This book offer a well-researched, balanced, and realistic discussion of a common challenge and the options men and women have for addressing the complicated layers of a sexless relationship.
Let us be clear right off the bat: this is NOT a self-help book. While the authors will not lay out a simple one-size-fits-all solution, plan or program to “What do I do?”, they will offer a lot of stories, research, experience and thoughtful analysis and interpretation to help you understand what could be happening when you or your male partner stops having sex.
We appreciate that this book is written by a couple who bring their own personal and professional experience to the table–this helps to set a balanced, “we’re in this together” tone. The bulk of the material is not about them or their opinions, though. Instead, they have drawn together survey data from over 4,000 male and female folks in this situation, interviews from over 100, insight from other therapists and experts in related fields, and an impressive list of other research.
They use this information to show how perceptions of men and women in relationships are usually very different, full of blame and missing the real underlying issues. This book does not let anyone off the hook and will likely challenge both male and female readers’ assumptions about their partners and themselves. The stories included from other men and women do provide helpful perspective, a sense of not being alone, and starting points for bringing up understandably difficult topics and feelings.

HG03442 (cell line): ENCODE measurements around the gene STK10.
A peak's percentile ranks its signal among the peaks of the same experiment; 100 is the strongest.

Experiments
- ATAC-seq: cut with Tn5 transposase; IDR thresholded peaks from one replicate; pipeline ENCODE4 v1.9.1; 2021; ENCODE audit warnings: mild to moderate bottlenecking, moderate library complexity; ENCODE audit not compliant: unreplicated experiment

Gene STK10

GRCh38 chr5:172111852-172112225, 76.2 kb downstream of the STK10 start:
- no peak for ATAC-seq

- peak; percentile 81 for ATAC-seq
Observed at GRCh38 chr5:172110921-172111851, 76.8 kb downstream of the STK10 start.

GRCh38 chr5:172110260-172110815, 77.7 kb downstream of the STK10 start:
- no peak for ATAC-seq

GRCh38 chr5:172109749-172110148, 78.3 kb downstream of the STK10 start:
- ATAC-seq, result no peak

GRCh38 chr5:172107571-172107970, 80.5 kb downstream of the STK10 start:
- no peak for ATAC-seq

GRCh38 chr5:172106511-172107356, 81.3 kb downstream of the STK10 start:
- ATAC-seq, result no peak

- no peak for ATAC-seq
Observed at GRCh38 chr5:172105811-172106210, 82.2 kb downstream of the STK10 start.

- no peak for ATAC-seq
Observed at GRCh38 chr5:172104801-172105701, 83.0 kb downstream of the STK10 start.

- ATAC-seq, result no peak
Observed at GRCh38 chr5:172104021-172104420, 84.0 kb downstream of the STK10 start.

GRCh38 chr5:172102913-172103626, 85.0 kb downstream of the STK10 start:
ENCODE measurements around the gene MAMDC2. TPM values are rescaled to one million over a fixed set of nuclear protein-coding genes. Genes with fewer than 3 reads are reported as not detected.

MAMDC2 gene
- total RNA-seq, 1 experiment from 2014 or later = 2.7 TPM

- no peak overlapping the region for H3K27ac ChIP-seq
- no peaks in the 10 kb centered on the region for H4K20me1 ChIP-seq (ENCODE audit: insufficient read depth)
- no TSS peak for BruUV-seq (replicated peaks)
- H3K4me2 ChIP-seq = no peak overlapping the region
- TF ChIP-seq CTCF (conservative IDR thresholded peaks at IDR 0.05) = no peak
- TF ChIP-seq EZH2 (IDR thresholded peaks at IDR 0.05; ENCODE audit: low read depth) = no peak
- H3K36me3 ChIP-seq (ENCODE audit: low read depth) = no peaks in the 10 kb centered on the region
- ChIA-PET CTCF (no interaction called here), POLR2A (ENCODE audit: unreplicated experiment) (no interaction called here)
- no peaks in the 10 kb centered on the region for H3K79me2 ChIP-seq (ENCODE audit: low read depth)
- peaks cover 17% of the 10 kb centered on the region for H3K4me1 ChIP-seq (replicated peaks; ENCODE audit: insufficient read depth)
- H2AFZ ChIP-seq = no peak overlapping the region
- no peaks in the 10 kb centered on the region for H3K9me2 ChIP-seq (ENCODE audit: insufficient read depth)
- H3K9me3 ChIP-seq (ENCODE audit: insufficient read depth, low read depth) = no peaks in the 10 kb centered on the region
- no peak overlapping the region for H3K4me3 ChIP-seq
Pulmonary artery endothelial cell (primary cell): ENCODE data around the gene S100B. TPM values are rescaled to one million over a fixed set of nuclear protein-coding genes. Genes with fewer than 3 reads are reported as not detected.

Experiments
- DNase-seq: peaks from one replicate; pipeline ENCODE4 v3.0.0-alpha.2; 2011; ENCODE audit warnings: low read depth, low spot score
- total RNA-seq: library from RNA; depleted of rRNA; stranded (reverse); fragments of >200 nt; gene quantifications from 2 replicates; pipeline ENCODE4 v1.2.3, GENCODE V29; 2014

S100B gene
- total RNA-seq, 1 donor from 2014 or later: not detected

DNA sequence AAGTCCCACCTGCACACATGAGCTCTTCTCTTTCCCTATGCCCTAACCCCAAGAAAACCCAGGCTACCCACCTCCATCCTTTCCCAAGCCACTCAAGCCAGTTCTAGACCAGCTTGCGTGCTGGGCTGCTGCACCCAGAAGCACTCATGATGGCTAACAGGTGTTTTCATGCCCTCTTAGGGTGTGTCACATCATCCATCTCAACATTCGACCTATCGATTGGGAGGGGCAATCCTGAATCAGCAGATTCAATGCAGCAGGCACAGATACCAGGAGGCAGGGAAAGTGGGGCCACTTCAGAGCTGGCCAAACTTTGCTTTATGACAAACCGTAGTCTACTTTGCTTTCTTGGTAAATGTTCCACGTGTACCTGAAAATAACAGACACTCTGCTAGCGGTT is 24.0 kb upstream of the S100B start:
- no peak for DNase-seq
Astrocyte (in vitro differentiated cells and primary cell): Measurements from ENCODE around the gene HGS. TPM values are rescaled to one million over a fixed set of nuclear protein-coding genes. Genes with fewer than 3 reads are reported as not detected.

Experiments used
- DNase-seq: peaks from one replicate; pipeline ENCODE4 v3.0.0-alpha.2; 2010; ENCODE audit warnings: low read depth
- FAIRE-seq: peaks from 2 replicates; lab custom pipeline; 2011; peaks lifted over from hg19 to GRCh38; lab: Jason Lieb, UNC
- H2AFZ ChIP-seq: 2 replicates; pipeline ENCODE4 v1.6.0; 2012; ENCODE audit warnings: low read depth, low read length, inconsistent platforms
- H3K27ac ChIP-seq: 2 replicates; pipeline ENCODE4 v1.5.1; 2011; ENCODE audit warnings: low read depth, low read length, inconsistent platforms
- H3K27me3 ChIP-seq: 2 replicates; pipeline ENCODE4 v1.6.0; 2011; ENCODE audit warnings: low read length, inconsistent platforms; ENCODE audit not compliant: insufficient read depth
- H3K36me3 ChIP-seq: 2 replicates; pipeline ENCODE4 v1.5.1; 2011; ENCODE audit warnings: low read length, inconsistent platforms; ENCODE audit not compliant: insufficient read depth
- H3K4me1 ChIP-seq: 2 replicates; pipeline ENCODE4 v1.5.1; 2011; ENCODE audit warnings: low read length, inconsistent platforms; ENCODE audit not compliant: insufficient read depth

Some of the topics explored include erectile dysfunction, weight gain and body image, affairs, porn, masturbation, boredom, and myriad life changes. The authors shed some light on ways in which these causes and behaviors might be connected, as well as how underlying fears and reactions can further drive away desire.
While most of the book focuses on the “why”, the final (small) section of the book does outline some practical advice for beginning to take action and seek help from doctors and therapists, as well as what it might look like to stay or leave in a sexless relationship. (Note that an important missing piece is looking for a certified sex therapist, as most therapists are not well-versed in topics of sexuality.) The real takeaway, though, is that there is no straightforward fix to bringing sexy back, but that “Ultimately, you have to face each other and break down the barriers between you and real intimacy.” If you are looking for a realistic discussion about the complicated layers of lost male libido and the options couples have for addressing this challenge, this book will be a solid place to start.